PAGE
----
Neuropil


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neuropil

[′nu̇r·ō‚pil]
(neuroscience)
Nervous tissue consisting of a fibrous network of nonmyelinated nerve fibers; gray matter with few nerve cell bodies; usually a region of synapses between axons and dendrites.

Neuropil

 

(1) An obsolete term designating a fibrous nerve tissue structure that is found predominantly in invertebrates. The supposedly interconnected nerve fibers form a continuous cytoplasmic network that resembles a syncytium. This use of the term “neuropil” does not accurately reflect the microstructure of the nervous system. (See.)

(2) The fibrous nerve tissue structure in which synaptic contacts between neuronal outgrowths are concentrated.

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References in periodicals archive ?
Strothjohann, "Abnormally phosphorylated tau protein related to the formation of neurofibrillary tangles and neuropil threads in the cerebral cortex of sheep and goat," Neuroscience Letters, vol.
Neuropathological features of TME include spongiform degeneration in the neuropil of the brain, astrocytosis and the formation of PrP deposits of the TME agent.
This space (the neuropil) represents 90-98% of the volume of the human cerebral cortex, with an estimated 1bn synapses per cubic nanometer of neuropil.
Eight different types of dopaminergic neurons innervate the Drosophila mushroom body neuropil: anatomical and physiological heterogeneity.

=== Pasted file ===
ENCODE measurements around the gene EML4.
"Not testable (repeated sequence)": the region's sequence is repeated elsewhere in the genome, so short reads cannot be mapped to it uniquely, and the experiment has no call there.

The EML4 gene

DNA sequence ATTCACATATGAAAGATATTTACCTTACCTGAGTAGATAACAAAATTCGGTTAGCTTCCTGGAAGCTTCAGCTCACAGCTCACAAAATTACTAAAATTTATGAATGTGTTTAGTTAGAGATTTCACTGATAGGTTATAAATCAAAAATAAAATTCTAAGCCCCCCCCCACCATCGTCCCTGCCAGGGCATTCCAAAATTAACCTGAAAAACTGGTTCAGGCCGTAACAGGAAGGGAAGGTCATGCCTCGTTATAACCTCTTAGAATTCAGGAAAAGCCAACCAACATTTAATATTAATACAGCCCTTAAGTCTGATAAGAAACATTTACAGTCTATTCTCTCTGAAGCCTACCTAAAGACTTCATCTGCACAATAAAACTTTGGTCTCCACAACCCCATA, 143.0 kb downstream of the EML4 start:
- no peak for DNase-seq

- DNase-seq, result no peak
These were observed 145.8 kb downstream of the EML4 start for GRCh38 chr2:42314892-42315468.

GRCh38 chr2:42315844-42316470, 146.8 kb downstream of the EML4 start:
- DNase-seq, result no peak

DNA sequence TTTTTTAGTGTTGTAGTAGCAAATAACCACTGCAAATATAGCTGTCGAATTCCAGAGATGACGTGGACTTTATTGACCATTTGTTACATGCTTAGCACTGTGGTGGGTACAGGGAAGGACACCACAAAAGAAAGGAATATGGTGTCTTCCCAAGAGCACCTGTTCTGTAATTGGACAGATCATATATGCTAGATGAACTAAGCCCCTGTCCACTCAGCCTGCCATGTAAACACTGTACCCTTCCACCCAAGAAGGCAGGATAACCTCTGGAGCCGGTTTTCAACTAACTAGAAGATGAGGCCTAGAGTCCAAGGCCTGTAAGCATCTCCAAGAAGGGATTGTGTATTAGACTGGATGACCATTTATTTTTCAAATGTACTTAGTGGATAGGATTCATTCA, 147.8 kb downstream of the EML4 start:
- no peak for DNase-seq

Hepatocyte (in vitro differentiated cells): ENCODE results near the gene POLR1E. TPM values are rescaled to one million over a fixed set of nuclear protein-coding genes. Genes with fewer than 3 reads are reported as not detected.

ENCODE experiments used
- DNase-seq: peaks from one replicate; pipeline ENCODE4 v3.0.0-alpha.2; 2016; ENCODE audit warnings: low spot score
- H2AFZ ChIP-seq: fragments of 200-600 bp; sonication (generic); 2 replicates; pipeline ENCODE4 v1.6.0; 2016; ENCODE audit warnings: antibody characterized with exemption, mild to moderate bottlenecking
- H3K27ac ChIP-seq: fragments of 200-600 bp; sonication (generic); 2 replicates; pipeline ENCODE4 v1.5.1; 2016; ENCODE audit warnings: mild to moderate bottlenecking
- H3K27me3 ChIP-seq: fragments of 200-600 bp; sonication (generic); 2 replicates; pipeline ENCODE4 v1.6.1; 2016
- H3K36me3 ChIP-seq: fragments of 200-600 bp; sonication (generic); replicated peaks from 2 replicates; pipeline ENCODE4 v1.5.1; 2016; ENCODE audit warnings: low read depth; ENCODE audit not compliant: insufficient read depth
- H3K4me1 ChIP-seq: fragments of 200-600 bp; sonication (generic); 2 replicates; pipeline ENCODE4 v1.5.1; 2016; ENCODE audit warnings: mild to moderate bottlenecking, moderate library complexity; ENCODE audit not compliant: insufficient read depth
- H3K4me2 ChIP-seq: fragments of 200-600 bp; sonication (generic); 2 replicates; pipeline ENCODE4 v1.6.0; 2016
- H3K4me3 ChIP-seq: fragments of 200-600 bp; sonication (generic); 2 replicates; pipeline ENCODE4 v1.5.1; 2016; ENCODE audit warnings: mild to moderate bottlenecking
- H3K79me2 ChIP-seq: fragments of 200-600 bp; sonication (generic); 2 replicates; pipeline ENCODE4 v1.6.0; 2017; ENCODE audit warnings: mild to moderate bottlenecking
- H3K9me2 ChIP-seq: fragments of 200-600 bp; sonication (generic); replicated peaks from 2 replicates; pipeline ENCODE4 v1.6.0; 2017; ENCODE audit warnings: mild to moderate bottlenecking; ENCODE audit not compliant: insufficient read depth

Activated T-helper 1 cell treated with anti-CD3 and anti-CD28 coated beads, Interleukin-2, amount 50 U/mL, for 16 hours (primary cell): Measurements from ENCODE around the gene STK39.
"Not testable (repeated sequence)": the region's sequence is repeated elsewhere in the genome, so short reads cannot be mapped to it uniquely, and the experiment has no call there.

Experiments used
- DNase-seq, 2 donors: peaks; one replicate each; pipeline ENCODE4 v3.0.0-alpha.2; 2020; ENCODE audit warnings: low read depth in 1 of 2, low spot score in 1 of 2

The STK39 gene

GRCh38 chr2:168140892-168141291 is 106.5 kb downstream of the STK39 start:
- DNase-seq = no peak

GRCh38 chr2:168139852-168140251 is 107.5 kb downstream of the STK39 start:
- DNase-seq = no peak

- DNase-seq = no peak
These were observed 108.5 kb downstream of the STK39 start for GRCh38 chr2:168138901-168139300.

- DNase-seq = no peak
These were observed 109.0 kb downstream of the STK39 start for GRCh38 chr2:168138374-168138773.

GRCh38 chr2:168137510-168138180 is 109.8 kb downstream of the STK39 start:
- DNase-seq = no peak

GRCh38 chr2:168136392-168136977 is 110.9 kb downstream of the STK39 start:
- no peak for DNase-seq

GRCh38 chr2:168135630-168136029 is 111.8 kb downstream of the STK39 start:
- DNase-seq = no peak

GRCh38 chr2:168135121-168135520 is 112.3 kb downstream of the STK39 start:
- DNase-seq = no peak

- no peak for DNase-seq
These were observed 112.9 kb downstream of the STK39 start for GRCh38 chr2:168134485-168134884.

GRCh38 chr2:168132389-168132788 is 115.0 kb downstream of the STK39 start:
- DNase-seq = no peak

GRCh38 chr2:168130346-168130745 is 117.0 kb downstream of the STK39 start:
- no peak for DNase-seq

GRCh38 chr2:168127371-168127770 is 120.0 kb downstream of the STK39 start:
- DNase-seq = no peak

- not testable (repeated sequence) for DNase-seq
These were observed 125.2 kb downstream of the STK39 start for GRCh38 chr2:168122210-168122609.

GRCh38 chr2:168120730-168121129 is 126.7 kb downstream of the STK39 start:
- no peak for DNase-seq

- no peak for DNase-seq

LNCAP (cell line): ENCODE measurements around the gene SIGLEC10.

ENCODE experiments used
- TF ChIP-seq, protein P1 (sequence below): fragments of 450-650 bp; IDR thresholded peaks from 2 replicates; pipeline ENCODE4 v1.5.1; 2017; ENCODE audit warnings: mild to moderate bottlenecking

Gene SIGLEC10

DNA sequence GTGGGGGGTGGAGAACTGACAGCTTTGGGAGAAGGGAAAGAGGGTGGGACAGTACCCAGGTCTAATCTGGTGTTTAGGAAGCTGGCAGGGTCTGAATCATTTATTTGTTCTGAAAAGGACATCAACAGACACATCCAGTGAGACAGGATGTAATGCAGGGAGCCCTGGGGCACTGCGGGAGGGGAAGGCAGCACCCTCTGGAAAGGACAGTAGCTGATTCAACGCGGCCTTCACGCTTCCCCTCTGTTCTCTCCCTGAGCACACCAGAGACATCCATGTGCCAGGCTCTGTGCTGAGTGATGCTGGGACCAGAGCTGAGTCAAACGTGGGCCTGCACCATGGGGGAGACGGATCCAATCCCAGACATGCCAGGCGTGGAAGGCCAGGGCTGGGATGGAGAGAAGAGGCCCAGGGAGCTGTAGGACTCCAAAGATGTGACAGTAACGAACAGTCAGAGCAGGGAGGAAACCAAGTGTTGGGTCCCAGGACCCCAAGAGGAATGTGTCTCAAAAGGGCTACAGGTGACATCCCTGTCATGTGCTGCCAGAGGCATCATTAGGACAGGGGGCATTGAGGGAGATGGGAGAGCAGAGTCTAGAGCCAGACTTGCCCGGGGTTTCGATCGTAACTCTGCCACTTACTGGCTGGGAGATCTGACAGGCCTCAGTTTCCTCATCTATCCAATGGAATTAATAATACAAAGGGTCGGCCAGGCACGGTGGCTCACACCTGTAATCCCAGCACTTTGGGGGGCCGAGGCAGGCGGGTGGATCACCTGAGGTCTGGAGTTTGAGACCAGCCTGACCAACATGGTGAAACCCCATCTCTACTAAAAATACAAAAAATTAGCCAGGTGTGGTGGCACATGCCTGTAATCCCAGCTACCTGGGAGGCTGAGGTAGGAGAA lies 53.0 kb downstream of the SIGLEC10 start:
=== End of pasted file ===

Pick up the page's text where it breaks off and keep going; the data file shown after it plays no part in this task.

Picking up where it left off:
The other types of cells in leech ganglia are two connective glial cells that surround the axons, a neuropil giant glial cell and six packet-glial cells that ensheathe the cell bodies of neurons.
The abnormal translocation of tau from axonal microtubules to neuropil thread inclusions, cell bodies and dendritic processes, where tau aggregates and accumulates, are pther prominent cytopathological hallmarks observed within AD brain sections [48].
Primitive neuroectodermal tumours are members of the Ewing's sarcoma family composed of small round cells normally lacking morphologic evidence of neuroblastic differentiation in the form of neuropil or ganglion cell formation.
The antiserum stained neuropil, neuronal cell bodies, and periganglionic tissues.
The reduction in hippocampal volume is attributable to decreased neurogenesis, death or atrophy of existing neurons, changes in neuropil, the number of synapses, and synaptic bulk (Sapolsky 2000; Kempermann 2001).
Survey of cerebellum white matter in the treatment group compared with normal cerebellum white matter tissue in control group demonstrated defects in the neuropil tissue which was accompanied by decreased staining and increased interstitial space and decreased neuroglia cell condensation.
Learning a new skill such as playing a musical instrument, learning to type, or reading Braille requires extensive practice, and this practice is likely instrumental in changing the neuropil in relevant brain regions (Kolb & Whishaw 1998).